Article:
Critical Thinking 1

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How you can remove yourself from predictable, routine, repetitive, reactionary thought patterns and take charge of your mind.

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Critical Thinking 1

  1. 1. Critical Thinking How you can remove yourself from predictable, routine, repetitive, reactionary thought patterns and take charge of your mind.
  2. 2. Characteristics of Everyday Thinking <ul><li>We like predictability </li></ul><ul><li>Our world is plagued with uncertainty </li></ul><ul><li>A common human shortcoming is the blind acceptance of what another tells us </li></ul><ul><li>Characteristics of thinking that play important roles in our lives </li></ul><ul><li>Dreaming, analyzing, reflecting, judging, memorizing, concentrating, forgetting, and reasoning </li></ul><ul><li>To live a more effective life, you must become more aware of the advantages and disadvantages of the way you’re thinking now. </li></ul>
  3. 3. How Are You Thinking? <ul><li>Are you on automatic pilot? </li></ul><ul><li>Is your thinking mindless and routine? </li></ul><ul><li>Is everything black-&-white and absolute? </li></ul><ul><li>Do you look for what is the “right” point of view and “correct” or “incorrect” ways to think? </li></ul><ul><li>Do you take the time to look for explana-tions, interpretations, and conclusions about issues? </li></ul><ul><li>Do you evaluate many different points of view selecting the best of them? </li></ul><ul><li>Do you develop multiple viewpoints on issues? </li></ul>
  4. 4. Thinking on Automatic Pilot <ul><li>Many of our daily activities are like computer programs </li></ul><ul><li>They silently operate in the background controlling and directing much of our thinking and behavior </li></ul><ul><li>We develop routine and repetitive thinking habits that are largely outside of conscious control </li></ul><ul><li>Automatic Mental Control Processes </li></ul><ul><li>These are daily activities that occur without much thought or awareness </li></ul><ul><li>Automatic Pilots </li></ul><ul><li>Coordinated mental programs of which we’re largely unaware </li></ul>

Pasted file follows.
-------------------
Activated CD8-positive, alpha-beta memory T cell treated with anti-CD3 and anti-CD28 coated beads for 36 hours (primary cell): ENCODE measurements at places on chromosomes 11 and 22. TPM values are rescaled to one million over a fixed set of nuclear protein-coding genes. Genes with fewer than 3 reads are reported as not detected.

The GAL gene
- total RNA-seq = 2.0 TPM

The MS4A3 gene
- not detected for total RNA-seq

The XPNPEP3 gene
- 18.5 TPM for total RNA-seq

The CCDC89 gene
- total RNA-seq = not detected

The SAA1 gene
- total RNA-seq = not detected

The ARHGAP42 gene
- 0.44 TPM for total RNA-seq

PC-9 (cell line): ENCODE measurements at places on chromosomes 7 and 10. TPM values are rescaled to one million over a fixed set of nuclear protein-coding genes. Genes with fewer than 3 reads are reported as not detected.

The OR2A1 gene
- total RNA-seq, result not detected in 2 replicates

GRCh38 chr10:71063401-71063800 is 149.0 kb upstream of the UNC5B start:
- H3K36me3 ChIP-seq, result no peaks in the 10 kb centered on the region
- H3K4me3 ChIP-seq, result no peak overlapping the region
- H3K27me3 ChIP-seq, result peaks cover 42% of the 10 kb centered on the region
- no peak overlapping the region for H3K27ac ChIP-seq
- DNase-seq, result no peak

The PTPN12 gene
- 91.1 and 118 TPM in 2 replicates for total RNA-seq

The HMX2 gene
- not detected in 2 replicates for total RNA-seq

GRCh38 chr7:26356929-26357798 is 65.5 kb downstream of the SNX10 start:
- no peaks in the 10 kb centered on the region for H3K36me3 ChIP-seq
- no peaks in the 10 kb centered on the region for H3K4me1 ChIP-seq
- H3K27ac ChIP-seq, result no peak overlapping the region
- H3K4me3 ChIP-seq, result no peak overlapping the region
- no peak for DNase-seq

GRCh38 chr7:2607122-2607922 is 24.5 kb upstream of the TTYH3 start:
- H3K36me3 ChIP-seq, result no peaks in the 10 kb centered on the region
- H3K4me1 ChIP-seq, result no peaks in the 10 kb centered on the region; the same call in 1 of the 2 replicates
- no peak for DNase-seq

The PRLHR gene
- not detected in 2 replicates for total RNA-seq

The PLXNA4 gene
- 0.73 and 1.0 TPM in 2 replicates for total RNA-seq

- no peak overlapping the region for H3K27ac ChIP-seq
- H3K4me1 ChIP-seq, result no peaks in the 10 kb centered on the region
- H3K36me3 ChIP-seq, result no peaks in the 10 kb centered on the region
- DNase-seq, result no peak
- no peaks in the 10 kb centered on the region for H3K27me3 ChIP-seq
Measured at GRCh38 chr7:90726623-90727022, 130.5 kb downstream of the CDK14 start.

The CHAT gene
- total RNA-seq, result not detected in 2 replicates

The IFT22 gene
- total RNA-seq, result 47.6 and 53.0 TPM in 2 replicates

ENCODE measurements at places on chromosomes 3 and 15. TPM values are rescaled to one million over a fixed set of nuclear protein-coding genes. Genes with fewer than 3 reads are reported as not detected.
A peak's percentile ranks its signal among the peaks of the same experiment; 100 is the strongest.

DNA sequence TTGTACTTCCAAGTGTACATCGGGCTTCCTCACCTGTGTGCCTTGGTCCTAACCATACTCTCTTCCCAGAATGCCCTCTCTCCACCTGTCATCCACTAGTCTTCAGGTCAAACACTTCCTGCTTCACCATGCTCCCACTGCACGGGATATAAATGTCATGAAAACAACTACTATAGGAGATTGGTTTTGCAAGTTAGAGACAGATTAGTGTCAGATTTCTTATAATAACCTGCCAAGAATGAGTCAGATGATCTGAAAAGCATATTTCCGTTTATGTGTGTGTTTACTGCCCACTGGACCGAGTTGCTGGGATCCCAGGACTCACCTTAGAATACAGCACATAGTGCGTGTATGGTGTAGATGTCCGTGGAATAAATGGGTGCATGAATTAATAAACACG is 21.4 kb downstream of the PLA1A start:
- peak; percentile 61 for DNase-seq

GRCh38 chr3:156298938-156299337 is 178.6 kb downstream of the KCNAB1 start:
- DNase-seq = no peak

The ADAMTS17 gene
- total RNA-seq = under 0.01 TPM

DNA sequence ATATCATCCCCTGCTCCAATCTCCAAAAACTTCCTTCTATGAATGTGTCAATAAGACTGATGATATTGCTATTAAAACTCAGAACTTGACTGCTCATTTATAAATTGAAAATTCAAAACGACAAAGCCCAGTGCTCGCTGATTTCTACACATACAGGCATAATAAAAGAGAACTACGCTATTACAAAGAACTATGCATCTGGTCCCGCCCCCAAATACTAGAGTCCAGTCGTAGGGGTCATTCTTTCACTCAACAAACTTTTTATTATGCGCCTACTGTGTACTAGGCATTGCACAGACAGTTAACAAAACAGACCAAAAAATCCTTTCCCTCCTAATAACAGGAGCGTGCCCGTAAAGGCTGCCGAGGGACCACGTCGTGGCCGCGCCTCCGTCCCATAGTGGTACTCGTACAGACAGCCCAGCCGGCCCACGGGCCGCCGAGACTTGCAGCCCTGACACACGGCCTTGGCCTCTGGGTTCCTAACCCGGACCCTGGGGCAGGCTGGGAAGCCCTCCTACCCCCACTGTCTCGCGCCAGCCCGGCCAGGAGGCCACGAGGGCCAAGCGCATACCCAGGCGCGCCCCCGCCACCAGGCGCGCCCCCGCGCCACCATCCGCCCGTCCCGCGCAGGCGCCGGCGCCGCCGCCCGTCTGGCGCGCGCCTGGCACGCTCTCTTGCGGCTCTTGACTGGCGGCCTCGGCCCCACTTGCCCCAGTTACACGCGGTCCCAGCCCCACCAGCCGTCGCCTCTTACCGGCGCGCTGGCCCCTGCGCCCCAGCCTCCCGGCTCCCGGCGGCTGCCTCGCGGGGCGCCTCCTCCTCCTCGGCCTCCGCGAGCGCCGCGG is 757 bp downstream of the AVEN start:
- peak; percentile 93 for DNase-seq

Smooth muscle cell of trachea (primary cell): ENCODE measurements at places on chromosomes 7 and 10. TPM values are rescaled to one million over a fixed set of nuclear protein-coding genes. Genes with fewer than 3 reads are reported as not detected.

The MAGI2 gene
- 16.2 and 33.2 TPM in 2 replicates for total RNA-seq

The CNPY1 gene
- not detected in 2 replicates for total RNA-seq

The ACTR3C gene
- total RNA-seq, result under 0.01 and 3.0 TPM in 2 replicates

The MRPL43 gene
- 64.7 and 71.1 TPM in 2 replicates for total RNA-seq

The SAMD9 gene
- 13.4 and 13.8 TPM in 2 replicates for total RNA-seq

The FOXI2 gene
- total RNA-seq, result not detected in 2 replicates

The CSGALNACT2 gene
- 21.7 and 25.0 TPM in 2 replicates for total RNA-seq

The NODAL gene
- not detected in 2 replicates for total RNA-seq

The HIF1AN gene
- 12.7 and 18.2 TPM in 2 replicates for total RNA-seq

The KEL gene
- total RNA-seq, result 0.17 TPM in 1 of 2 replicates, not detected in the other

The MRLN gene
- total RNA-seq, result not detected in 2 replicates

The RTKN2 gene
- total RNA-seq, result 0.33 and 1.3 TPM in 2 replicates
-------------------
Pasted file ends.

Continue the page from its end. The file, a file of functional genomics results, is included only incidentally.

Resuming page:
5. 5. Why do errors occur when we’re on automatic pilot? <ul><li>Being tired, fatigued, rushed for time, or distracted causes errors </li></ul><ul><li>The most common errors: </li></ul><ul><li> Selection errors : What is needed is selected, but it is not what is correct </li></ul><ul><li> Execution errors : What is executed is not completed </li></ul><ul><li> Interference errors : A stronger mental process interferes with the execution of a relatively weaker one </li></ul><ul><li> Blending errors : Two or more automatic pilots are triggered and blended </li></ul>
  6. 6. How can mental errors be managed? <ul><li>Be extra vigilant, monitoring your actions in situations where you acted automatically in the past </li></ul><ul><li>Miscues produce certain side effects. Use these side effects to guide and direct future actions </li></ul><ul><li>Set up cues to break out of habitual thinking patterns </li></ul>
  7. 7. Mindless Thinking <ul><li>The tendency to process information without attention to details in a rather routine and predictable manner </li></ul><ul><li>Characteristics of Mindless Thinking </li></ul><ul><li>Becoming trapped in categories </li></ul><ul><li>The characteristics of a category are assumed to apply across the board: stereotyping </li></ul><ul><li>Blindly following requests </li></ul><ul><li>The questions of “Why am I doing this?” or “What other options for thinking and behaving do I have?” are not asked </li></ul><ul><li>Acting from a single perspective or mindset </li></ul><ul><li>Acting as if one set of rules applies to every situation </li></ul><ul><li>Failing to consider alternative perspectives on issues </li></ul><ul><li>“ I’m right and my point of view is the correct one,” there is no compromise </li></ul>
  8. 8. Consequences of Mindless Thinking <ul><li>Mindless Thinking Creates Four Consequences: </li></ul><ul><li>A narrow self-image </li></ul><ul><li>A narrow self-image produces a limited definition of your self and restricts your experience of life </li></ul><ul><li>It adversely affects your relationships </li></ul><ul><li>The response to the behaviors of others will be automatic, predictable, and inappropriate for the situation </li></ul><ul><li>It produces learned helplessness </li></ul><ul><li>A series of failures can produce a mindset of having no choice and a generalization is made that “I am a failure” </li></ul><ul><li>You become easily influenced by others </li></ul><ul><li>The responsibility for the choices in your life are turned over to another </li></ul>